/Montevallo divided over NDO
Panelists and moderator

Montevallo divided over NDO

The four panelists (pictured above) sought to address the issues of protecting conscience and government intervention. Photo by Jamie Haas

On Thursday, Jan. 11, conversation regarding the City of Montevallo’s proposed Non-Discrimination Ordinance continued at Parnell Memorial Library.

The Non-Discrimination Ordinance (NDO) has been a topic of conversation among the City Council since its proposal approximately two years ago. One notable  opportunity for public discourse regarding the legislation was the Montevallo Inclusivity Forum in September 2017. The forum was organized in such a way that Montevallo residents were able to pose both questions and concerns relating to the ordinance.

The NDO seeks to amend Chapter 16 of the Montevallo Municipal Code, barring the act of discrimination against the LGBTQ community from occuring with no legal recourse. More specifically, the right to work, secure housing and participation in the free market would be protected. As it stands now, there is no federal or Alabama state law preventing such discrimination against LGBTQ individuals.

The Public Information Forum met with a similar goal to its predecessors: to promote community discussion surrounding the NDO. This particular panel maintained an overarching opposition to the ordinance. The panel, assembled on the library auditorium stage consisted of four guest speakers with similar viewpoints opposing the ordinance and others of its kind.

The assembled panelists came from varying angles of opposition. Matt Sharp, Senior Council for Alliance Defending Freedom, cited the impact of other similar ordinances in other states. Adam McLeod, professor of law at Faulkner University, examined the legal underpinnings of the issue. A. Eric Johnston, an attorney at the Southern Law Institute took a stance against the overarching issue of LGBTQ rights. Finally Pastor Harry Reeder III, of Briarwood Presbyterian Church, took a religious view of the implementation of the ordinance.

An ongoing theme noted by the panelists was the potential effects of the proposed ordinance on local business owners and as stated by McLeod, “people of conscience.”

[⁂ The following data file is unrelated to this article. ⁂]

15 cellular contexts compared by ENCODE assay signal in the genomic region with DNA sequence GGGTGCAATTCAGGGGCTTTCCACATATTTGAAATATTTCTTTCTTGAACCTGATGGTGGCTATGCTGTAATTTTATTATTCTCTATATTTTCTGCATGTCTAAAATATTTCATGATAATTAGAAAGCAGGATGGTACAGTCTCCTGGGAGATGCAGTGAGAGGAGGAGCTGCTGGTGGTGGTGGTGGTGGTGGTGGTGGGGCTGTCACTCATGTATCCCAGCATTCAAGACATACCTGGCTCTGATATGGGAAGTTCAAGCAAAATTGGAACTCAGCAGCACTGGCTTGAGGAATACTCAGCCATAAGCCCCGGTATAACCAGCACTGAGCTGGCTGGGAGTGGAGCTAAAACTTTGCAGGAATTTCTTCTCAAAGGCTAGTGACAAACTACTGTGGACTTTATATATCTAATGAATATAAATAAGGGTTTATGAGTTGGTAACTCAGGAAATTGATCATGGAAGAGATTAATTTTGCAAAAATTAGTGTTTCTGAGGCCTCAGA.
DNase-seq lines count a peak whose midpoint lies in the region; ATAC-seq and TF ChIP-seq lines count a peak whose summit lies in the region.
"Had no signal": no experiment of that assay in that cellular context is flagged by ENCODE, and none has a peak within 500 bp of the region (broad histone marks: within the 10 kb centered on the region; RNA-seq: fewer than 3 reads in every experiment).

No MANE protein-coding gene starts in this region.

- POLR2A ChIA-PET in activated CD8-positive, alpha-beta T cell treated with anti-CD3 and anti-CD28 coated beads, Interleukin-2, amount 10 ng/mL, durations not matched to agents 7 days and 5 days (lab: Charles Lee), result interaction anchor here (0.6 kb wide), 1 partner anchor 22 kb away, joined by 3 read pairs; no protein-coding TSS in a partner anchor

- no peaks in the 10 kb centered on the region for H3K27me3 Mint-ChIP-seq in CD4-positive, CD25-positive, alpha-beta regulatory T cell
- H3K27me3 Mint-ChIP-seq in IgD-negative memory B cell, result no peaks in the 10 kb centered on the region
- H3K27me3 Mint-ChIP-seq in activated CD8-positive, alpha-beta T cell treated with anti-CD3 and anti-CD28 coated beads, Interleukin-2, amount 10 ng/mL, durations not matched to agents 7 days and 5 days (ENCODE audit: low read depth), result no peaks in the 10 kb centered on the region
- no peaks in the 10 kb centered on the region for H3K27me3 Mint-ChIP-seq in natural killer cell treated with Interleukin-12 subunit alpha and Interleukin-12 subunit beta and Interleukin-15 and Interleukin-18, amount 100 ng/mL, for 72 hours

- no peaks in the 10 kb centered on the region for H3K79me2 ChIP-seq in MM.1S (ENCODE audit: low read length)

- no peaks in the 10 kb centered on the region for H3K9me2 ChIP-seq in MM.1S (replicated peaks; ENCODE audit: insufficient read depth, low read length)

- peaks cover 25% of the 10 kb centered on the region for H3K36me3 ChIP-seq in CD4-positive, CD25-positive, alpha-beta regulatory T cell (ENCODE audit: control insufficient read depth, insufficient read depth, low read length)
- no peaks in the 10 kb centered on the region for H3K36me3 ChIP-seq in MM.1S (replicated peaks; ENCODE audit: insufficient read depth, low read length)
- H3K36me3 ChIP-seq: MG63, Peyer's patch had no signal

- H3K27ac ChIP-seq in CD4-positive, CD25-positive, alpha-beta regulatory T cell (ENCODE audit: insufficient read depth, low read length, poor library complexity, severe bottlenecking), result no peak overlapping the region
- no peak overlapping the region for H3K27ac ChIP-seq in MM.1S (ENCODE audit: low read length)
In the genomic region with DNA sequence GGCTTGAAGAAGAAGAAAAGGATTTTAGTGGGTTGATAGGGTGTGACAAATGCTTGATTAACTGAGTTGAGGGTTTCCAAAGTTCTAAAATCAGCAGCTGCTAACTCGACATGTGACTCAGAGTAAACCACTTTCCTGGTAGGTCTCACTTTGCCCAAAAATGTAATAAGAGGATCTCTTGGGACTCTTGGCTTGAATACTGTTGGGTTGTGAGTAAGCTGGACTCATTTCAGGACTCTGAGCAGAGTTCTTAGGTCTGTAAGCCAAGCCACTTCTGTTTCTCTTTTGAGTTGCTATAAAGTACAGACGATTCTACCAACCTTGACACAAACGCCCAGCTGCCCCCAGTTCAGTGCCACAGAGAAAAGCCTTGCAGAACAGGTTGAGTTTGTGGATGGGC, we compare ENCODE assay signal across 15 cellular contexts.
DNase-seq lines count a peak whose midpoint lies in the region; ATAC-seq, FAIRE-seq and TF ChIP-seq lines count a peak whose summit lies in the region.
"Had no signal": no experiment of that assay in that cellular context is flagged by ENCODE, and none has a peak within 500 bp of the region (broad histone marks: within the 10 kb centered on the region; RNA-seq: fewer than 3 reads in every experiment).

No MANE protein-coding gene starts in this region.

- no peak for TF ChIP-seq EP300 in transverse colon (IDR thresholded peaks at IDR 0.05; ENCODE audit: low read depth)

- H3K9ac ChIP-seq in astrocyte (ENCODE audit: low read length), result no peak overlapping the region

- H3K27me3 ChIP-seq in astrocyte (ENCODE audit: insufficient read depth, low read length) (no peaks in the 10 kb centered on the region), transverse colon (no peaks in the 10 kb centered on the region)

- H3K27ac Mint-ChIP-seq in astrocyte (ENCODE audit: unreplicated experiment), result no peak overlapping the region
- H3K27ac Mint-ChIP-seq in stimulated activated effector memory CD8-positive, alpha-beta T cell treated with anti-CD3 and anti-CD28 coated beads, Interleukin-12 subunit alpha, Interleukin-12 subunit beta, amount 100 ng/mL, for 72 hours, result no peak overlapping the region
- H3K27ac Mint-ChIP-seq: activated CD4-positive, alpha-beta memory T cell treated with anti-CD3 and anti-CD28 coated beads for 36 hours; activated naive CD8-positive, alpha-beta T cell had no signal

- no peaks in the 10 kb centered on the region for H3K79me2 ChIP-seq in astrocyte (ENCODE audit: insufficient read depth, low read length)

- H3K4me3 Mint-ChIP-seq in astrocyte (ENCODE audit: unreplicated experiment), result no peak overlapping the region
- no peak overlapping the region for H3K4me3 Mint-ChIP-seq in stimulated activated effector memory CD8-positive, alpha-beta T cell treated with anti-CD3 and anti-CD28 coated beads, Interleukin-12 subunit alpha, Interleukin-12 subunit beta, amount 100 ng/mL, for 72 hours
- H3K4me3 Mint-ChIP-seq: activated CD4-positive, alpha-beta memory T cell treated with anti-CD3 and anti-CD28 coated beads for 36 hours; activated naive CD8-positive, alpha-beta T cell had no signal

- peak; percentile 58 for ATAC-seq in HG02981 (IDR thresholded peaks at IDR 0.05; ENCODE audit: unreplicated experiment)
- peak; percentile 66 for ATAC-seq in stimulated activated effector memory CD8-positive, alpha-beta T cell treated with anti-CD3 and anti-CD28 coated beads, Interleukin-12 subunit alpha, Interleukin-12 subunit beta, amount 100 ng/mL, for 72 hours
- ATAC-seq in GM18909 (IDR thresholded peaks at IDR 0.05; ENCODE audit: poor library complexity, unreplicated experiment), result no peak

“The folks who are being prosecuted after these ordinances are not, as we took pains to emphasize, discriminating because of sexual orientation,” said McLeod, “In every case it’s a question of what they can do in conscience. That is, they believe as a matter of conscience they cannot tell a falsehood using business resources about what marriage is.”

Sharp and Johnston both took the stance that, although the ordinance claims to be non-discriminatory, it would actually be discriminating against those whose beliefs don’t align with the ordinance’s policies.

Many attendees of the forum stood in stark opposition to those onstage. The group of event goers, in large part consisting of students and University professors, wore stickers bearing the words “Equality is not a Threat” to silently communicate their disapproval of the panelists’ views.

One such attendee, Greg Reece from the Montevallo Acceptance Project remains hopeful regarding the ordinance’s future. “I’m very optimistic that the ordinance will be enacted,” said Reece. The Acceptance Project first proposed the ordinance to the City Council nearly two years ago. “A lot of worries were expressed tonight in regards to threats to religious freedoms,” says reece, “the ordinance offers no such threats.”

Literature circulated at the event echoed Reece’s statement pertaining to the NDO’s relationship with religious institutions. If the ordinance were to be passed, religious institutions would be free to limit membership, leadership and staffing based on religious standards. Additionally, they would not be required to officiate same-sex marriages.

Talks surrounding the ordinance are expected to continue into the near future. In the meantime, citizens are encouraged to share their thoughts and feelings regarding going forward.

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